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Int J Epidemiol. 2014 Dec;43(6):1835-45. doi: 10.1093/ije/dyu158. Epub 2014 Aug 18.

Season and outdoor temperature in relation to detection and control of hypertension in a large rural Chinese population.

Author information

1
Zhejiang Provincial Centre for Disease Control and Prevention, Hangzhou, Zhejiang, China, Clinical Trial Service Unit and Epidemiological Studies Unit (CTSU), Nuffield Department of Population Health, University of Oxford, Oxford, UK, Tongxiang Centre for Disease Control and Prevention, Zhejiang Province, China, Chinese Academy of Medical Sciences, Beijing, China and School of Public Health, Peking University Health Sciences Center, Beijing, China.
2
Zhejiang Provincial Centre for Disease Control and Prevention, Hangzhou, Zhejiang, China, Clinical Trial Service Unit and Epidemiological Studies Unit (CTSU), Nuffield Department of Population Health, University of Oxford, Oxford, UK, Tongxiang Centre for Disease Control and Prevention, Zhejiang Province, China, Chinese Academy of Medical Sciences, Beijing, China and School of Public Health, Peking University Health Sciences Center, Beijing, China myu@cdc.zj.cn lmlee@vip.163.com zhengming.chen@ctsu.ox.ac.uk.
3
Zhejiang Provincial Centre for Disease Control and Prevention, Hangzhou, Zhejiang, China, Clinical Trial Service Unit and Epidemiological Studies Unit (CTSU), Nuffield Department of Population Health, University of Oxford, Oxford, UK, Tongxiang Centre for Disease Control and Prevention, Zhejiang Province, China, Chinese Academy of Medical Sciences, Beijing, China and School of Public Health, Peking University Health Sciences Center, Beijing, China Zhejiang Provincial Centre for Disease Control and Prevention, Hangzhou, Zhejiang, China, Clinical Trial Service Unit and Epidemiological Studies Unit (CTSU), Nuffield Department of Population Health, University of Oxford, Oxford, UK, Tongxiang Centre for Disease Control and Prevention, Zhejiang Province, China, Chinese Academy of Medical Sciences, Beijing, China and School of Public Health, Peking University Health Sciences Center, Beijing, China myu@cdc.zj.cn lmlee@vip.163.com zhengming.chen@ctsu.ox.ac.uk.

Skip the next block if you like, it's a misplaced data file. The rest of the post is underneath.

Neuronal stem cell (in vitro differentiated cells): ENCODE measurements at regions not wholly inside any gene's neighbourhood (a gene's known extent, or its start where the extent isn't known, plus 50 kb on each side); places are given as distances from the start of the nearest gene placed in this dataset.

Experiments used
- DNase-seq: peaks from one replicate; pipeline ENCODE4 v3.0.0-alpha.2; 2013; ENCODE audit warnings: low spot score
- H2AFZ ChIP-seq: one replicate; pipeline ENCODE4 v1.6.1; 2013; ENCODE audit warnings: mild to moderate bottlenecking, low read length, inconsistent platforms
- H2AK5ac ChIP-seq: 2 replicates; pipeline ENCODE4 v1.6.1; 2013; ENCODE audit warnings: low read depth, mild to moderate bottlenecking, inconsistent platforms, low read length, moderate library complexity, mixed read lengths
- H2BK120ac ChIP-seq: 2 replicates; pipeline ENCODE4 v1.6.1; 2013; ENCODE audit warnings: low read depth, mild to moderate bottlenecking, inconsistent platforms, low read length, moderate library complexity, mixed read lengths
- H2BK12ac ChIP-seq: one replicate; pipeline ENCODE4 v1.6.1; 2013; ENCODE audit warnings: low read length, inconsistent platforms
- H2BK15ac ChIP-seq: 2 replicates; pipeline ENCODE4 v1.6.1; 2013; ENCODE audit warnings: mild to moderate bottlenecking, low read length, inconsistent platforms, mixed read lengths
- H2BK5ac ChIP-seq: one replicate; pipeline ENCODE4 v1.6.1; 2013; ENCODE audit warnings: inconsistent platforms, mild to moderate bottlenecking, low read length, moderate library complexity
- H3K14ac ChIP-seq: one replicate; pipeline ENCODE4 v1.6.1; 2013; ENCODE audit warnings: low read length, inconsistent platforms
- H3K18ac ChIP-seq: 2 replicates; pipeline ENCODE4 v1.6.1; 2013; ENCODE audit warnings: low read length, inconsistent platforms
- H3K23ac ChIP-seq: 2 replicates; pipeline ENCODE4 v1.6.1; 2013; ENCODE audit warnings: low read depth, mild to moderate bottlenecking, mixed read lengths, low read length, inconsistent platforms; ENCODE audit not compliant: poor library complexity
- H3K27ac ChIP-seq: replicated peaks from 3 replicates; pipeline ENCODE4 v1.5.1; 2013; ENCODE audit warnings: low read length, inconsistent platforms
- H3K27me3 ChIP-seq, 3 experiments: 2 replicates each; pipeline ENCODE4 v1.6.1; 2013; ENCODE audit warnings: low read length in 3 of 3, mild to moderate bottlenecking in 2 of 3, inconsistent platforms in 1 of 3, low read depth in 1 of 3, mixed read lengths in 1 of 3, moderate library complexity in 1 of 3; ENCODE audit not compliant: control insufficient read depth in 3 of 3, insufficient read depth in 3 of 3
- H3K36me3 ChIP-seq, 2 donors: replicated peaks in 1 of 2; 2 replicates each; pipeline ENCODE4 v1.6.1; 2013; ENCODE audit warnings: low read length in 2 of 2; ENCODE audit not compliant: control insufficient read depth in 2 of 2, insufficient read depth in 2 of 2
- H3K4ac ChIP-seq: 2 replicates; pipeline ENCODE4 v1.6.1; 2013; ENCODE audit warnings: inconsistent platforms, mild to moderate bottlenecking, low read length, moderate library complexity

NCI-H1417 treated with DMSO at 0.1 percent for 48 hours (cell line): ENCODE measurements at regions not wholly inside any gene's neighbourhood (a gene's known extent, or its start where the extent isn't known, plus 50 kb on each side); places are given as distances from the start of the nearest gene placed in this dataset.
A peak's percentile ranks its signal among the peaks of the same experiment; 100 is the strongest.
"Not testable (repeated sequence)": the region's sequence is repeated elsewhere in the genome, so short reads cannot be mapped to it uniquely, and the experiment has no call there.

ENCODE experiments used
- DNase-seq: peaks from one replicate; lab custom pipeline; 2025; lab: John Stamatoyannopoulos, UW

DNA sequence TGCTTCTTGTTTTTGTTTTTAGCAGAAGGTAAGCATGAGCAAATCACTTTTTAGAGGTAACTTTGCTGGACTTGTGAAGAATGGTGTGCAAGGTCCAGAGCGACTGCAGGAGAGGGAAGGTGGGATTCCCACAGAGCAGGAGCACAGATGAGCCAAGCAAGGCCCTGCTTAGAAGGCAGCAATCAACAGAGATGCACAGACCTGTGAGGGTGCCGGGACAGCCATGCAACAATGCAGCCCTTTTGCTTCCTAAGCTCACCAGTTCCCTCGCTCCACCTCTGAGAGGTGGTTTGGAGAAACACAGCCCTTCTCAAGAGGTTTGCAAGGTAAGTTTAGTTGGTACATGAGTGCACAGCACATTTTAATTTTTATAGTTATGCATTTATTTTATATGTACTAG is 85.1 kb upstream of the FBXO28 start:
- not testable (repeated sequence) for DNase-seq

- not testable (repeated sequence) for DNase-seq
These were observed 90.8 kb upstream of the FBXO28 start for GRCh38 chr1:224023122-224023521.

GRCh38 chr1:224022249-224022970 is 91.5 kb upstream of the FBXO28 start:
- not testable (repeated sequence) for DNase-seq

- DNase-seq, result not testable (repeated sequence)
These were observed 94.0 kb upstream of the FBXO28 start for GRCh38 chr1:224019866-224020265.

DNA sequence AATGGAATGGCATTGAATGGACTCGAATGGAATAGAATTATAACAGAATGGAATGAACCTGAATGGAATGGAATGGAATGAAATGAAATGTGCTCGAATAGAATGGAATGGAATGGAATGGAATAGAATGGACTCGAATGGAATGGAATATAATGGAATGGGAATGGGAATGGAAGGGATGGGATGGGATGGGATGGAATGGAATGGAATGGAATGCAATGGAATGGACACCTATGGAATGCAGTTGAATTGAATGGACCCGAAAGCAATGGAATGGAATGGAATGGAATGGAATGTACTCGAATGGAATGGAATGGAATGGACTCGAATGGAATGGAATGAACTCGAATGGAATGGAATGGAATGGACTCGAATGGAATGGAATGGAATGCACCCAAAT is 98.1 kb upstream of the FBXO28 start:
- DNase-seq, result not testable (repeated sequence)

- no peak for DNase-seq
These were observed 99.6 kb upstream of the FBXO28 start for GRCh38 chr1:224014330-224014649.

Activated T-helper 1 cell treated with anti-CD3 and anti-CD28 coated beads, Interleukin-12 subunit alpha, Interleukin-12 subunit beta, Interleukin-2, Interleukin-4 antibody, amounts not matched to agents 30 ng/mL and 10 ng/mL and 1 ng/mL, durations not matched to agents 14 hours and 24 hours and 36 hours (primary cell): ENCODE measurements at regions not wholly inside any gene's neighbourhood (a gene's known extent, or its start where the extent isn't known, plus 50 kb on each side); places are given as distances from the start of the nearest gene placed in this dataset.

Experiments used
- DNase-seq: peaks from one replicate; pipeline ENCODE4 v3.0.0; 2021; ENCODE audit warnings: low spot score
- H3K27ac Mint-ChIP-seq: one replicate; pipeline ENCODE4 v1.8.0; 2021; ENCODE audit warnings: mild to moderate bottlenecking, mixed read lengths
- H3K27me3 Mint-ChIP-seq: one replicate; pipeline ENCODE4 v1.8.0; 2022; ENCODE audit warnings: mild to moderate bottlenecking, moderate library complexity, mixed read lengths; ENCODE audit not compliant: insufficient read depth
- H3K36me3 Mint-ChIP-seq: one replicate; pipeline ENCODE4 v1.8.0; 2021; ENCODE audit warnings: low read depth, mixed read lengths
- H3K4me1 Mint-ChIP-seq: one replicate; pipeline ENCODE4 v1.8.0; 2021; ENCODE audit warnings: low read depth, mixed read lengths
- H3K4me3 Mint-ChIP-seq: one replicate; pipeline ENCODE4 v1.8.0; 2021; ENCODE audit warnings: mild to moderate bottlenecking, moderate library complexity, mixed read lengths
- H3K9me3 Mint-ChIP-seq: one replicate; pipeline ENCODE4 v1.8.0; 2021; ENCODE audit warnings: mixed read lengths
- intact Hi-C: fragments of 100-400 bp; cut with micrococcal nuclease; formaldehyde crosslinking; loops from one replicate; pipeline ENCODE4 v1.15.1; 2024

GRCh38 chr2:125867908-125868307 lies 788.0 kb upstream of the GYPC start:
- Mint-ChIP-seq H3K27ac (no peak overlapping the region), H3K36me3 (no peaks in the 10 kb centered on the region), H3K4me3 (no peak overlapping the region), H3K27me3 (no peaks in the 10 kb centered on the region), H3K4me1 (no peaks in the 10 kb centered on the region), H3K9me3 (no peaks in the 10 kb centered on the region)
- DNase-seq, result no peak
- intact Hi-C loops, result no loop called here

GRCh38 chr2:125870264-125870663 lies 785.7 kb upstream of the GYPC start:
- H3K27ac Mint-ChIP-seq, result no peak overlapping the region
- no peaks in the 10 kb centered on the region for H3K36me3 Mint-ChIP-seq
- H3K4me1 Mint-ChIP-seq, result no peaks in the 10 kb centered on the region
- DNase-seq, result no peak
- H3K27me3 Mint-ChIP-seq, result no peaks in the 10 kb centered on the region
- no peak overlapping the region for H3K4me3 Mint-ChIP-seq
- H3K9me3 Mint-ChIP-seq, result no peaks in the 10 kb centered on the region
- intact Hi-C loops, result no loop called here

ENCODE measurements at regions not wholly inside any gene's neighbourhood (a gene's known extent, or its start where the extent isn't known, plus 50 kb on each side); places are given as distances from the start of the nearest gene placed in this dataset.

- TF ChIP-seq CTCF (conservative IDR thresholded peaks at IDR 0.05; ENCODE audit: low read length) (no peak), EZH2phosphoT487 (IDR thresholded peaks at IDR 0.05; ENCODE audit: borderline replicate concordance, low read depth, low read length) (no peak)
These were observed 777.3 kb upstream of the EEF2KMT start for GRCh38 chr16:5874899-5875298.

Abstract

BACKGROUND:

In many Western populations, blood pressure varies moderately with season and outdoor temperature. Relatively little is known about effects of seasonal changes in blood pressure on the detection and control of hypertension in general populations, especially in low- and middle-income countries.

METHODS:

We analysed cross-sectional data of 57 375 (42% men) participants aged 30-79 (mean 52.3) years who were enrolled during 2004-08, as part of the China Kadoorie Biobank, from a rural county in the south-east costal Zhejiang Province. Analyses related daily mean outdoor temperature, obtained from local Meteorological Bureau, to mean systolic (SBP) and diastolic blood pressure (DBP), rate of newly detected hypertension and, among those with self-reported physician-diagnosed hypertension, rate of adequate blood pressure control, using multiple linear and logistic regression models.

RESULTS:

The overall mean blood pressure was 135.9 mmHg for SBP and 80.5 mmHg for DBP. Daily outdoor temperature ranged between -2.9 and 33.7°C, with July being the hottest month (mean 29.4°C) and January the coldest (mean 4.0°C). Comparing January (the coldest month) with July (the warmest), the differences in the adjusted SBP/DBP were 19.2/7.7 mmHg. Each 10°C lower ambient temperature was associated with 6.9/2.9 mmHg higher SBP/DBP,14.1% higher prevalence of newly detected hypertension and, among those with pre-diagnosed hypertension, 13.0% lower hypertension control rate.

CONCLUSION:

In rural China, lower outdoor temperature is strongly associated with higher mean blood pressure and hypertension prevalence as well as poorer hypertension control, and should be considered when conducting population-based hypertension surveys and providing treatment for hypertensive patients.

KEYWORDS:

Blood pressure; China; hypertension control; hypertension detection; outdoor temperature; season

PMID:
25135908
PMCID:
PMC4276060
DOI:
10.1093/ije/dyu158
[Indexed for MEDLINE]
Free PMC Article

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